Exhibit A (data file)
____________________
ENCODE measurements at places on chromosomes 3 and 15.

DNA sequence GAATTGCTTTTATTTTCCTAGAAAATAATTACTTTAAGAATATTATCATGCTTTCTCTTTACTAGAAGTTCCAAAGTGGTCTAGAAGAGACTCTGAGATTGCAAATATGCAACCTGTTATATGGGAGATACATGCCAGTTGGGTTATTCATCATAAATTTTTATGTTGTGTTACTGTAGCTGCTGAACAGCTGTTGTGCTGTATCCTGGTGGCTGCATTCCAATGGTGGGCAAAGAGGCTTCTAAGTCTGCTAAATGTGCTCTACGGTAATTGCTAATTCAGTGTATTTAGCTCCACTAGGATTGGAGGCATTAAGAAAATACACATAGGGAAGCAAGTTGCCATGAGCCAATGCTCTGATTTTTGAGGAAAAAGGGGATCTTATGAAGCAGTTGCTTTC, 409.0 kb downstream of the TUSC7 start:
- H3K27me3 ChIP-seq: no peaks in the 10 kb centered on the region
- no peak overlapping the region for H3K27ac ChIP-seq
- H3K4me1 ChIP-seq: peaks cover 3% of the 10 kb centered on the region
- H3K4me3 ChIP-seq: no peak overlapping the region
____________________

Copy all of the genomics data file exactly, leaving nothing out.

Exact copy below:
ENCODE measurements at places on chromosomes 3 and 15.

DNA sequence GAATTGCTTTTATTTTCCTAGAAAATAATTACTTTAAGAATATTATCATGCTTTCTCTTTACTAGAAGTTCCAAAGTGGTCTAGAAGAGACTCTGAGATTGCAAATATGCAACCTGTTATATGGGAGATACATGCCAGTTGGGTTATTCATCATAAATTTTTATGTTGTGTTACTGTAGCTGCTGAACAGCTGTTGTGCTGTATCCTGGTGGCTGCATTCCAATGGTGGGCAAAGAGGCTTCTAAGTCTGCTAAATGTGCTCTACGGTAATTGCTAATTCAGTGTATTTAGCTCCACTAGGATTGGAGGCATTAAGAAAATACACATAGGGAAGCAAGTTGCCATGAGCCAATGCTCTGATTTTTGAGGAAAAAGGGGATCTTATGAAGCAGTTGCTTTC, 409.0 kb downstream of the TUSC7 start:
- H3K27me3 ChIP-seq: no peaks in the 10 kb centered on the region
- no peak overlapping the region for H3K27ac ChIP-seq
- H3K4me1 ChIP-seq: peaks cover 3% of the 10 kb centered on the region
- H3K4me3 ChIP-seq: no peak overlapping the region